White House ‘reviewing’ aid to Palestinians after threats to slash funds
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White House ‘reviewing’ aid to Palestinians after threats to slash funds

Official says move in reaction to PA’s ‘recent conduct,’ days after Trump warns he might shut spigot over Ramallah’s refusal to enter peace talks

Eric Cortellessa covers American politics for The Times of Israel.

US President Donald Trump speaks during a meeting with Republican members of the Senate on January 4, 2018. (AFP/ JIM WATSON)
US President Donald Trump speaks during a meeting with Republican members of the Senate on January 4, 2018. (AFP/ JIM WATSON)

WASHINGTON — The White House is examining possible aid cuts to the Palestinian Authority, a senior administration official said Thursday, days after US President Donald Trump threatened to slash funding over Ramallah’s refusal to work with Washington on peace talks.

“We are reviewing our assistance to the Palestinians in light of their recent conduct, per the president’s recent message,” the official told The Times of Israel.

The comments came after Trump tweeted late Tuesday that he wanted to cut funding to the Palestinians “because they are no longer willing to talk peace.”

The administration has sent mixed signals, however, over whether it is looking to cut all funding to the Palestinians, or just that which is funneled to the UN refugee agency UNRWA.

On Wednesday, a US official told The Times of Israel the administration was evaluating its financial backing of the UN Relief and Works Agency, while noting that the US views UNRWA’s work as vital to stability in the region.

“We continue to review the impact and effectiveness of UNRWA’s aid programs,” the official said. “This is prudent, and indeed, it is our duty to the American taxpayer.”

And yet, the official also praised UNRWA.

“We continue to review the impact and effectiveness of UNRWA’s aid programs,” the official told The Times of Israel, referring to the UN Relief and Works Agency. “This is prudent, and indeed, it is our duty to the American taxpayer.”

US Ambassador to the United Nations Nikki Haley speaks with the press at United Nations headquarters in New York City on January 2, 2018. (Drew Angerer/Getty Images/AFP)

On Tuesday, US envoy to the UN Nikki Haley warned US support for UNRWA would end if the PA refuses to enter negotiations with Israel.

“I think the president has basically said that he doesn’t want to give any additional funding until the Palestinians are agreeing to come back to the negotiation table,” she said. “We’re trying to move for a peace process but if that doesn’t happen the president is not going to continue to fund that situation.”

The United States was the biggest donor to UNRWA in 2016, giving $368,429,712. The same year, it donated another $357 million to Palestinian aid projects, including $290 million through USAID and $54 million for security and justice assistance.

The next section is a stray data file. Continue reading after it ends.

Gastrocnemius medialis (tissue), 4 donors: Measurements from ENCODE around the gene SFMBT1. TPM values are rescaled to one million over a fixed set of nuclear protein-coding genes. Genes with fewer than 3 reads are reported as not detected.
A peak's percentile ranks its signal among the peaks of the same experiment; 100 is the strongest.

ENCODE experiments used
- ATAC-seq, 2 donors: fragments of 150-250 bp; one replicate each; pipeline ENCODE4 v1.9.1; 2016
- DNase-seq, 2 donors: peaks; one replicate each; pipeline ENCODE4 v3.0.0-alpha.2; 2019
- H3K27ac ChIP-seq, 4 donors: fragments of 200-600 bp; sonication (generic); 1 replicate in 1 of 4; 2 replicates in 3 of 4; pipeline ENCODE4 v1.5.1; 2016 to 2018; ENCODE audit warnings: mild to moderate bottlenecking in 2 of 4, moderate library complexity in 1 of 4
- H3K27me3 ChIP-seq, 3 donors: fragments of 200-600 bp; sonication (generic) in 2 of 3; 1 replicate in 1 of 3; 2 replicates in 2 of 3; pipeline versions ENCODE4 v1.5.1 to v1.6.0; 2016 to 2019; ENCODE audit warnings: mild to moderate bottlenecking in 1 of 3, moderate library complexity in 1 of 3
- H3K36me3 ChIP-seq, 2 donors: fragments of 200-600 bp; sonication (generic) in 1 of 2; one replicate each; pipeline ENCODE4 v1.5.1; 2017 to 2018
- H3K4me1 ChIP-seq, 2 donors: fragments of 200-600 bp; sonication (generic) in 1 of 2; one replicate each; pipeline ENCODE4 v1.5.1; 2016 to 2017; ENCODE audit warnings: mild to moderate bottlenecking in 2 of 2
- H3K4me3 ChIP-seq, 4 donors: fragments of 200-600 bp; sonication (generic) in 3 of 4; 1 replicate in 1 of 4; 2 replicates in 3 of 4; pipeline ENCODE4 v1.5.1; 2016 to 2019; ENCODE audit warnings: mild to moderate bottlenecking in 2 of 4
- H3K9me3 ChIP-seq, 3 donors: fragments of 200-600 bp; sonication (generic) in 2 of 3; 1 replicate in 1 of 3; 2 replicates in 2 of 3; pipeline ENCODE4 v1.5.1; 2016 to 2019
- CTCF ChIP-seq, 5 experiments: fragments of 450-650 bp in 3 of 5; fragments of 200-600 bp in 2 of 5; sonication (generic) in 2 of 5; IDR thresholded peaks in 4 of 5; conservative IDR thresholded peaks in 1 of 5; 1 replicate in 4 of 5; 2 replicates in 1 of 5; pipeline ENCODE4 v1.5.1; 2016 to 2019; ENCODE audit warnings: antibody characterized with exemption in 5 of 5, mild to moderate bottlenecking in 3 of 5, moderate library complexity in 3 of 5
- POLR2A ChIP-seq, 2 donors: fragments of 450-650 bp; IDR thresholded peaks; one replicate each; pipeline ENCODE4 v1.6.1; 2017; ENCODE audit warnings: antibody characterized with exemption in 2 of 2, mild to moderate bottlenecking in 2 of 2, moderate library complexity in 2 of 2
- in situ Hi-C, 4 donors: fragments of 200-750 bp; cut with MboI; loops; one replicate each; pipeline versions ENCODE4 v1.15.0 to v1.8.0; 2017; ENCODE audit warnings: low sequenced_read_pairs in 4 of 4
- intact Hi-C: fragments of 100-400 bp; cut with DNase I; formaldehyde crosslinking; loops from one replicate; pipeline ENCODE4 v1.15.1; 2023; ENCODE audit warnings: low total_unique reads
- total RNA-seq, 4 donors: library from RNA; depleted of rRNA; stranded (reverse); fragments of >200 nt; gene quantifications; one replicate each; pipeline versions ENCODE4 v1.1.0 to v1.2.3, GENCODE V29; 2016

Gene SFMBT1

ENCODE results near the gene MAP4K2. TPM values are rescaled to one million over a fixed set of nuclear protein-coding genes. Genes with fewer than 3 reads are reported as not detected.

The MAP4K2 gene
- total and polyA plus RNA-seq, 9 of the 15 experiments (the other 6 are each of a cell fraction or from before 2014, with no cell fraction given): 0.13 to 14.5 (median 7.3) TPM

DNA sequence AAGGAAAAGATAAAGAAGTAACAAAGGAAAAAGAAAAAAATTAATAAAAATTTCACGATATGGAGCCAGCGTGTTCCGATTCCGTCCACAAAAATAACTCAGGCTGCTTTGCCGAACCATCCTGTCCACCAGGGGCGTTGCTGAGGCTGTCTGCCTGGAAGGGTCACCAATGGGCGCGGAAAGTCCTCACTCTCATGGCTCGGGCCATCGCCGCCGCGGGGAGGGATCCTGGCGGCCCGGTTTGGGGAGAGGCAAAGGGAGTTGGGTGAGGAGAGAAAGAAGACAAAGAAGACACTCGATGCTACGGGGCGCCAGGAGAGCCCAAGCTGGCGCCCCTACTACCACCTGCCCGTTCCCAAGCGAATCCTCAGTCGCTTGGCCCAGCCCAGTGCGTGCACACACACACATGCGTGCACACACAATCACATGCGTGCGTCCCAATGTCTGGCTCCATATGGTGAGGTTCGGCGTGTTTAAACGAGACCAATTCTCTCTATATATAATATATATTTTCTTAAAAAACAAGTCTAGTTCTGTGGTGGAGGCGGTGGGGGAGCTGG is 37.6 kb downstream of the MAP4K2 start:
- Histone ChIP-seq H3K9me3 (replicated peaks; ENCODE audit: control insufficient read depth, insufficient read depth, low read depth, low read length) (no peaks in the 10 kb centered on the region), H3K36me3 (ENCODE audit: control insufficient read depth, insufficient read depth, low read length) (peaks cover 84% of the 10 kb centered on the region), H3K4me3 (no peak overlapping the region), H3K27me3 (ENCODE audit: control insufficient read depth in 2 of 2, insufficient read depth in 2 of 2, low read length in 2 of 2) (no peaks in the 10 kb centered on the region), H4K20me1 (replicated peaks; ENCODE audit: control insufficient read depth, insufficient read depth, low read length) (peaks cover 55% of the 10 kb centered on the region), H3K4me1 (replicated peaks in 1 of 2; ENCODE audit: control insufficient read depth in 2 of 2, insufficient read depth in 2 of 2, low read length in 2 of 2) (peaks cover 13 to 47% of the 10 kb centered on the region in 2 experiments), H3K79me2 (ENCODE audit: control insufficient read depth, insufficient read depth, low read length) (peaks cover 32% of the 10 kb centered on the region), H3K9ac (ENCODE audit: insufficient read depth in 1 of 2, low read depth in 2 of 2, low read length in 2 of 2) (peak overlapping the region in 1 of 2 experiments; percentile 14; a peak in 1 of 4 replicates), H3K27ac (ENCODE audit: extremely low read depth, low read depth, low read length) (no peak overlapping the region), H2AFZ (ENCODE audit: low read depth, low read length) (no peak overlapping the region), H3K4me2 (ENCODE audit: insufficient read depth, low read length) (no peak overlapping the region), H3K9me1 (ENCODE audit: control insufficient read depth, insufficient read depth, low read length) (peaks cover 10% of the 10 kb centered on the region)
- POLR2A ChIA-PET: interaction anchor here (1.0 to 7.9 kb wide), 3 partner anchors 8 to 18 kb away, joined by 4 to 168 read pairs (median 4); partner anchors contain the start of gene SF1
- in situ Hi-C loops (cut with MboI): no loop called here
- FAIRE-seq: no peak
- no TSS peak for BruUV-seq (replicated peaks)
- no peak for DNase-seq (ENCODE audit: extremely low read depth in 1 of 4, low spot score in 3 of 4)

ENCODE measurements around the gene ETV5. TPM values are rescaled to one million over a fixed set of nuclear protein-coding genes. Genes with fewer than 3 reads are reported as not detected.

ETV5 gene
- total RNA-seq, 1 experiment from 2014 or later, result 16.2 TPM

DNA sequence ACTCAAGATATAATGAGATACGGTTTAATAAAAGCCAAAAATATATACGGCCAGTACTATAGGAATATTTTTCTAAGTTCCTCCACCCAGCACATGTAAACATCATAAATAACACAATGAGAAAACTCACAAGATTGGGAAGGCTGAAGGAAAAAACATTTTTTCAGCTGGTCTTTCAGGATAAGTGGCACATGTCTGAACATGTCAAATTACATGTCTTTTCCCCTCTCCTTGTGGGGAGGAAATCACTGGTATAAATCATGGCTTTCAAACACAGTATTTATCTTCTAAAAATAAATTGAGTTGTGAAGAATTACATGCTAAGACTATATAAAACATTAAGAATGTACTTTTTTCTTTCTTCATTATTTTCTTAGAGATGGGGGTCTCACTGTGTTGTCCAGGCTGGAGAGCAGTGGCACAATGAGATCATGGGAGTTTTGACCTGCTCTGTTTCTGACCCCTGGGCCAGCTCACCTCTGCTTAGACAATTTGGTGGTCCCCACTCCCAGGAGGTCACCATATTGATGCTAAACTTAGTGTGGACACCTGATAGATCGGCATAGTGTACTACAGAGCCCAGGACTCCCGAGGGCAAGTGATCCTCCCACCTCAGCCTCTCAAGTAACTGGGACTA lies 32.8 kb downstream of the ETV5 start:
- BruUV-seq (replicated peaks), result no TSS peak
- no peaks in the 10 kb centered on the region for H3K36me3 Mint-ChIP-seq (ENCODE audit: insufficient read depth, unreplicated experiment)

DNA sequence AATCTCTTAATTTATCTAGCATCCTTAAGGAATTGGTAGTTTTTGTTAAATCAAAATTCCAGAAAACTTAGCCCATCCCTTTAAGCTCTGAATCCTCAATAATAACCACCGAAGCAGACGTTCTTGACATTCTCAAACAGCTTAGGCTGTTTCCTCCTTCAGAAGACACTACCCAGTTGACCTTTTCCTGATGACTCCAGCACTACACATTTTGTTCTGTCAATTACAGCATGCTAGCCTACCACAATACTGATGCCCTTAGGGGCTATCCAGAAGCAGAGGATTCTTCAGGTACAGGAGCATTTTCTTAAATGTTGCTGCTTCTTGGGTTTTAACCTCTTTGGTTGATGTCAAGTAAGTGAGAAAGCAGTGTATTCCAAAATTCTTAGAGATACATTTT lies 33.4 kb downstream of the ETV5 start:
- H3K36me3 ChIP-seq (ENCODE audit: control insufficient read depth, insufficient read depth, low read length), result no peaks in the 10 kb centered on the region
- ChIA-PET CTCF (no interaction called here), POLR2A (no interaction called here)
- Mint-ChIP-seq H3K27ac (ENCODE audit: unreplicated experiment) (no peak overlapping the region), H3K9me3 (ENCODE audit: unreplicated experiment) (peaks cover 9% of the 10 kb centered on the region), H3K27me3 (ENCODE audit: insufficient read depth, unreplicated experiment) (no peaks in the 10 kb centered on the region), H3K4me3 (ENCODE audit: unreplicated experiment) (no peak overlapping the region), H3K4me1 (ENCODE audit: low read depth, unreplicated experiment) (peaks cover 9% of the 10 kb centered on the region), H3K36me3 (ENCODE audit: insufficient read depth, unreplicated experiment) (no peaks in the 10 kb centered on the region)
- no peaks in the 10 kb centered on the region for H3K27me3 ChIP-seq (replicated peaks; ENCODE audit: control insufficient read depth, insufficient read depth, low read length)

The US does not deliver aid money directly into the PA’s coffers. Instead, to avoid possible misuse of funds, particularly to pay the salaries of convicted terrorists, the US channels aid into specific projects.

Palestinians receive aid at a United Nations distribution center (UNRWA) in the Rafah refugee camp, southern Gaza Strip on July 31, 2014 (photo credit: Abed Rahim Khatib/Flash90)

While publicly backing the Trump administration’s moves, Prime Minister Benjamin Netanyahu is working behind the scenes to prevent the US from cutting funds from UNRWA, fearing it could destabilize the Gaza Strip, the Hadashot news outlet reported Wednesday. There was no confirmation of this report.

The threats to cut these aid programs follow administration anger over Palestinian reaction to Trump’s decision last month to recognize Jerusalem as the capital of Israel.

Since Trump made the announcement on December 6 and set in motion plans to move the US embassy from Tel Aviv to Jerusalem, Palestinian Authority President Mahmoud Abbas has said Washington can no longer function in its traditional role as a mediator in peace talks; he has not said, however, that he would not negotiate with Israel at all.

US President Donald Trump’s envoy to the Middle East Jason Greenblatt meets with Palestinian leader Mahmoud Abbas in the West Bank city of Ramallah, May 25, 2017. (FLASH90)

Abbas has also refused to meet with American diplomats on Trump’s team responsible for shepherding a peace push, including Special Envoy for International Negotiations Jason Greenblatt and Vice President Mike Pence, who is due to arrive in the region later this month.

US officials have been insisting that they remain intent on seeking a peace treaty. When Greenblatt came to the region two weeks ago, even though he was shunned by Ramallah, the administration emphasized that its peace efforts remain a priority.

Dov Lieber contributed to this report.

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